Today's mail brought my contributor's copy of Lou Anders's new anthology, Fast Forward 2. This is a science fiction anthology, no fantasy. It contains stories by a wide range of new and veteran writers, including Ian McDonald, Jack Skillingstead, Kay Kenyon, Jack McDevitt, Paolo Bacigalupi, and Mike Resnick and Pat Cadigan (collaborating). My story, "The Kindness of Strangers," may be one of the bleakest I've ever written. Or it may not. It all depends on your viewpoint about what the Earth can or cannot sustain.
In his Introduction, Anders quotes several people on the fate, intent, and importance of SF in general. He points out that although SF doesn't have a very good record as a predictive literature (which was not its aim in the first place), it may be doing better as a "preventive literature." In other words, the cautionary tale, which alerts us to what could happen if "this goes on," may help ensure that "this" does not go on. 1984 ended up looking nothing like Orwell's 1984 -- but it gave the words "Big Brother is watching you" to the language, which raised all our consciousness about just how much we don't want Big Brother watching us.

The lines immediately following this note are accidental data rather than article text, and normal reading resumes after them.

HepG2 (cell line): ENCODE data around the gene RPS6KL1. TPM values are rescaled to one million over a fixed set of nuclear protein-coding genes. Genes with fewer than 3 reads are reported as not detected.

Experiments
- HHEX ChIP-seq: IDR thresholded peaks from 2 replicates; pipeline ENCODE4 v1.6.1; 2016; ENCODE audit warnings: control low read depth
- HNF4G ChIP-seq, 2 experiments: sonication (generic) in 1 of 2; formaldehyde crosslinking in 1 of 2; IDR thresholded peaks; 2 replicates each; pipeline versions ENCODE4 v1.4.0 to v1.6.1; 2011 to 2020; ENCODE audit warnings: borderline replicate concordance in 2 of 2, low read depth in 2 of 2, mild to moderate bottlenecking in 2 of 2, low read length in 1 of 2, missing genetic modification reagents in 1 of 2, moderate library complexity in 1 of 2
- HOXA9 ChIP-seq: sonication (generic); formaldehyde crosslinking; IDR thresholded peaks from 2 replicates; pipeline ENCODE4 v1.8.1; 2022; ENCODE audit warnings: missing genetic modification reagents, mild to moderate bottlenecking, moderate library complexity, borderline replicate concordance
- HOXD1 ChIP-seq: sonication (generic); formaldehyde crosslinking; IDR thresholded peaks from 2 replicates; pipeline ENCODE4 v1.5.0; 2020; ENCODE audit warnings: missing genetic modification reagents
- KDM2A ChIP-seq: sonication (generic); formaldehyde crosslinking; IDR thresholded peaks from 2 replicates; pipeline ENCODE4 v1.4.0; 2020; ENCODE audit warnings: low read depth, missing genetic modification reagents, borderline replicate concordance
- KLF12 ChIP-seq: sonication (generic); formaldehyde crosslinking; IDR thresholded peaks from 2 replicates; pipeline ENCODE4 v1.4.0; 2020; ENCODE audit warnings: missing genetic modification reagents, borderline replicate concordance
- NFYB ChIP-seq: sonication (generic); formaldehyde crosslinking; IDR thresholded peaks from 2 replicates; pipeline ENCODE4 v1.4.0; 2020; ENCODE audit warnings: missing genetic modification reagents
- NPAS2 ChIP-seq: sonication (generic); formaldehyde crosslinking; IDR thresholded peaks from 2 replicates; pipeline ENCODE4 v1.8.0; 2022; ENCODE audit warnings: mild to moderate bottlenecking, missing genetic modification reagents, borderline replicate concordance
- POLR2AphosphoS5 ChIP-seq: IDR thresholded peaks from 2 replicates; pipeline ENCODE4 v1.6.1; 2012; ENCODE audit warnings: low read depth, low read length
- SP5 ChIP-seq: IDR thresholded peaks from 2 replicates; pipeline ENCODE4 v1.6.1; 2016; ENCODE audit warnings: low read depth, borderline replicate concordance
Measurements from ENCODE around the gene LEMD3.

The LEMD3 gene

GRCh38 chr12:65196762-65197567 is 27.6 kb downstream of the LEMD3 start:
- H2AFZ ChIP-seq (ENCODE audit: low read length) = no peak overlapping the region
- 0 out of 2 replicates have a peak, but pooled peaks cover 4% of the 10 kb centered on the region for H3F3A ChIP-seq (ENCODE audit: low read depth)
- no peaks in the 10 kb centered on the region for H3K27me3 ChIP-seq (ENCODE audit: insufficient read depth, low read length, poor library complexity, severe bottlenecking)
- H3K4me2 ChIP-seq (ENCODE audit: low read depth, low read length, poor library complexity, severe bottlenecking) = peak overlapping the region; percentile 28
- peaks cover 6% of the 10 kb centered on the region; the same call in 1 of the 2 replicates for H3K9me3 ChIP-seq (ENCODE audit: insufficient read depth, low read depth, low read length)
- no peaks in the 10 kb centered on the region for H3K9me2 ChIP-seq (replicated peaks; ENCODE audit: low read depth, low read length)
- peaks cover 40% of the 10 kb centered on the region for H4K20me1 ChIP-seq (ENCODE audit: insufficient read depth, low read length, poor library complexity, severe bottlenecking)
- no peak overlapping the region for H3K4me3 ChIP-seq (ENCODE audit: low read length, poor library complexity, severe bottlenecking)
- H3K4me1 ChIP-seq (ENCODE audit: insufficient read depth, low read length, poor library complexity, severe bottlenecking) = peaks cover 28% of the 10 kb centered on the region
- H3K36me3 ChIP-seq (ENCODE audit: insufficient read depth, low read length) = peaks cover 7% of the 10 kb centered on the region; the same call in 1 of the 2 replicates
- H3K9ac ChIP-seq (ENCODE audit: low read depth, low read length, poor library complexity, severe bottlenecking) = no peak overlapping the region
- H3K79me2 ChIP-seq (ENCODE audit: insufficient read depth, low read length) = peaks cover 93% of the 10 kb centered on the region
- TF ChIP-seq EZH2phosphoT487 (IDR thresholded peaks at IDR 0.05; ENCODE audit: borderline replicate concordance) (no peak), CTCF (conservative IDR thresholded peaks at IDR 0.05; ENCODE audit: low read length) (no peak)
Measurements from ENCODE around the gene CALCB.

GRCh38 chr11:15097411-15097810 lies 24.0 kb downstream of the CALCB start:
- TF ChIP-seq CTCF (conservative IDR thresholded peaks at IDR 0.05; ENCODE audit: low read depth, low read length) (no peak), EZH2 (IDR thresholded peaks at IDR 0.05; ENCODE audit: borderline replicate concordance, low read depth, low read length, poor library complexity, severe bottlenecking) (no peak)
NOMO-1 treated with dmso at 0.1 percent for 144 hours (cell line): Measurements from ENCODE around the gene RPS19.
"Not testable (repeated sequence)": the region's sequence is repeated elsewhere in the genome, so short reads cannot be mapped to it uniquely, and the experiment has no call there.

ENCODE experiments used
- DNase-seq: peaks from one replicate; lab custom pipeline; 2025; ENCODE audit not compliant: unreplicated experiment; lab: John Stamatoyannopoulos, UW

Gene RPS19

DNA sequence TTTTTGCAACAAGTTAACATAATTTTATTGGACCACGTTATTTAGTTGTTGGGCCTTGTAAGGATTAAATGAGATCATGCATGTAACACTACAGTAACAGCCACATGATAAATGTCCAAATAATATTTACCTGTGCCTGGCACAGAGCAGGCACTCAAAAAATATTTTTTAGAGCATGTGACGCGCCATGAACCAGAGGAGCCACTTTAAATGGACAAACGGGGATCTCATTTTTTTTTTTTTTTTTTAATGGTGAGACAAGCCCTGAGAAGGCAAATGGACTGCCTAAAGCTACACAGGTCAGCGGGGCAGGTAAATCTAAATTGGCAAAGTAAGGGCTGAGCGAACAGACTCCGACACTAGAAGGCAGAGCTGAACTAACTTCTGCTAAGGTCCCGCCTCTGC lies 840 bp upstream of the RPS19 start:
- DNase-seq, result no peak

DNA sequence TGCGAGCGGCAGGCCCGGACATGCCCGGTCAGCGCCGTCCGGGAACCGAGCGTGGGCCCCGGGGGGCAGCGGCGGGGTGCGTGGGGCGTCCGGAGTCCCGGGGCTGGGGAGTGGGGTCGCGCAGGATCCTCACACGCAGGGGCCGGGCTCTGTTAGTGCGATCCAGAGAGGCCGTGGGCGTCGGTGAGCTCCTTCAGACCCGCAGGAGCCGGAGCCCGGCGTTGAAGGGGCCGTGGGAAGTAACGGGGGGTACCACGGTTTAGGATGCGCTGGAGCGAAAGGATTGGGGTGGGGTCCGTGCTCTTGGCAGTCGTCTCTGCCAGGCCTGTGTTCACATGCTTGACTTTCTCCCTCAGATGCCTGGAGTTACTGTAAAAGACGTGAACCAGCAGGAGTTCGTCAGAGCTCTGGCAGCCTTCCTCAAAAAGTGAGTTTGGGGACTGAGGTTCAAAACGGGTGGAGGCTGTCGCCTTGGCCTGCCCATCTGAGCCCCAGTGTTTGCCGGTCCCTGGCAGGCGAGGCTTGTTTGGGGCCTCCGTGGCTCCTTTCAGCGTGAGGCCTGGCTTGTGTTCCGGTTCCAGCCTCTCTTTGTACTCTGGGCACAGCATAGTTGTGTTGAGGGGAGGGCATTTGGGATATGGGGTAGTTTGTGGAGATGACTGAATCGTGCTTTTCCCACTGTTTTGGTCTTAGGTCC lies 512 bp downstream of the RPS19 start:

"The Kindness of Strangers," in a far more modest way, is that kind of story. Despite its bleakness, I'm fond of this one.
Tomorrow I fly to Tampa in connection with another bleak story. Five hundred students at the University of Southern Florida have been required to read my novel, Nothing Human, for their English class. I'm going to talk to them about being a (bleak) writer. So the next blog will come from sunny Florida, which is forecast to have rain the whole time I'm there.